Another $3.8 million is being spent on a wildlife crossing path in Wyoming.

This one will be constructed between Buffalo and Kaycee.

This is one of those times where I have to honestly say - good idea.

Yes, it is expensive to build these things. But the is a bigger saving is in money, lives, injuries, and property damage.

Our Wyoming highways have become very busy, especially around tourist season. That can be hard enough for individual animals trying to cross a busy highway. It is far worse during migration seasons.

It's not just the number of animals killed, but the number of people killed and the damage to property, such are automobiles, trucks, and RVs.

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When the idea of animal crossings, both over and under the highway, was first proposed it seemed a little strange to some folks. It also seemed a bit expensive.

But the idea of the amount of money saved in property damage, emergency services sent to the scene, and lives saved, outweighed all skepticism.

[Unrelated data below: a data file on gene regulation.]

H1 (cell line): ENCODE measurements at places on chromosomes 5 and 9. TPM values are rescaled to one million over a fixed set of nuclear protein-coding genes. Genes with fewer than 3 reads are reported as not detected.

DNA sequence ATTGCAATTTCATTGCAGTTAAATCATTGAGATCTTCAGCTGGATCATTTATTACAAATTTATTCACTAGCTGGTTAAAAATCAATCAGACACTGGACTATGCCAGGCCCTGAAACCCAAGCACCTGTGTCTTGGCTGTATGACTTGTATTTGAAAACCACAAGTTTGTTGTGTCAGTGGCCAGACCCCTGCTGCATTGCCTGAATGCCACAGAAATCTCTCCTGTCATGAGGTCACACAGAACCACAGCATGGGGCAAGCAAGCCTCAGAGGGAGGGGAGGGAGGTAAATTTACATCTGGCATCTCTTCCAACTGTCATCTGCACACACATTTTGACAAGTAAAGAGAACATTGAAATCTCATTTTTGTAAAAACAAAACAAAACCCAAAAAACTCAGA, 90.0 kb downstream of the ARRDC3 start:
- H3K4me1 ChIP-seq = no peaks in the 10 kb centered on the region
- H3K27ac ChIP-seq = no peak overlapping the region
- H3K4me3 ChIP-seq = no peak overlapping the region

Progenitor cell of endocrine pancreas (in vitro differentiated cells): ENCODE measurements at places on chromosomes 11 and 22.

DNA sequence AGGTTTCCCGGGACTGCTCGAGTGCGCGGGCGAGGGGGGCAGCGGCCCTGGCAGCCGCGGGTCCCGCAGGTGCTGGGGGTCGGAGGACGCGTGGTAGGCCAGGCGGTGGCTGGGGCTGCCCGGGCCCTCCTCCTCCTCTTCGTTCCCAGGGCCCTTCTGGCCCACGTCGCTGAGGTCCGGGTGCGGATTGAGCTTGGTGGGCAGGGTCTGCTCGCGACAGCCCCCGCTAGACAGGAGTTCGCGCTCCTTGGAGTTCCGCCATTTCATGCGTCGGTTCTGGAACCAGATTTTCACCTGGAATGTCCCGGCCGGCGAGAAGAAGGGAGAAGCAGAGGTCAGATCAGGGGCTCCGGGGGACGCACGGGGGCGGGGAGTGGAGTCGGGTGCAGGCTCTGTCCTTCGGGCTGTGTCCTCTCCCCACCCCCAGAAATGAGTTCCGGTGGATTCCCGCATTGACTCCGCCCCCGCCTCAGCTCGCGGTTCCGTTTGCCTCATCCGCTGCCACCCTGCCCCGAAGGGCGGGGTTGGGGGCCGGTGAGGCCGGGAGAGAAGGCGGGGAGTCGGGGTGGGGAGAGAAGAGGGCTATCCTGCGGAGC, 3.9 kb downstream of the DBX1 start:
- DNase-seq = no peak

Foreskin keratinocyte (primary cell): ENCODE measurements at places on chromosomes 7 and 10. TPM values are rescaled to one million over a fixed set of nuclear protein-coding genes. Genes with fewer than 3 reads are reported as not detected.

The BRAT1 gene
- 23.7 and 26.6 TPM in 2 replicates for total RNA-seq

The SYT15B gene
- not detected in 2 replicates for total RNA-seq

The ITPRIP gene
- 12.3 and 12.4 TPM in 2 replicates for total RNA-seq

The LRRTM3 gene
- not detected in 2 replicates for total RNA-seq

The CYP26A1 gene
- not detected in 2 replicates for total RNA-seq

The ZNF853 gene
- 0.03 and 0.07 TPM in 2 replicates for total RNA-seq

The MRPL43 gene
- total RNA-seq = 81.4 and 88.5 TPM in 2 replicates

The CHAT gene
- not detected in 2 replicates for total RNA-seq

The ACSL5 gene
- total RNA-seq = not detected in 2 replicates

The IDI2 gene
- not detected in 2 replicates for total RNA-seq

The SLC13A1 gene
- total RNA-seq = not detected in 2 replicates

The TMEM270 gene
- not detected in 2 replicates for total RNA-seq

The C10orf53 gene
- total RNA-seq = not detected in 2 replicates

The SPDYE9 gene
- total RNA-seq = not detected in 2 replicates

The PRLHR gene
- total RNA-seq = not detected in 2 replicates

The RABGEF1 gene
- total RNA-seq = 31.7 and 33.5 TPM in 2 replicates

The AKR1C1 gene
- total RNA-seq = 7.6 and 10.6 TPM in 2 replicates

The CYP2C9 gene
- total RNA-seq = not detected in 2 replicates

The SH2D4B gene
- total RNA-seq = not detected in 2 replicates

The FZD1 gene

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After a few years of animal bridges being in place here in Wyoming, how has it worked? Has it been worth the cost?

Each year more than than 13,000 mule deer migrate safely through Nugget Canyon near Kemmerer using six underpasses and fencing, according to a media release from the Wyoming Game and Fish Department.

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The mule deer have figured it out. Like many other animals, they quickly learn that the easiest and safest way through is over or under what humans have built for them.

Just a few years before about 130 mule deer each died each year. That is the number of deer, what about damage to vehicles and lives injured or lost on the human side?

That is an 85 percent improvement.

The department of transportation built six more underpasses and two overpasses in 2012 near Pinedale with results that are close to the same for the mule deer and many other animals in the area.

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It turns out that between the fencing that herds the animals and prevents them from getting to the interstate, and the fact that most of the animals actually figure out that this is a safer and easier way to go a lot of lives have been saved, both animal and human.

Estimates show that about  30,000 big game animals use crossings across Wyoming. Those animals are teaching their offspring to do the same.

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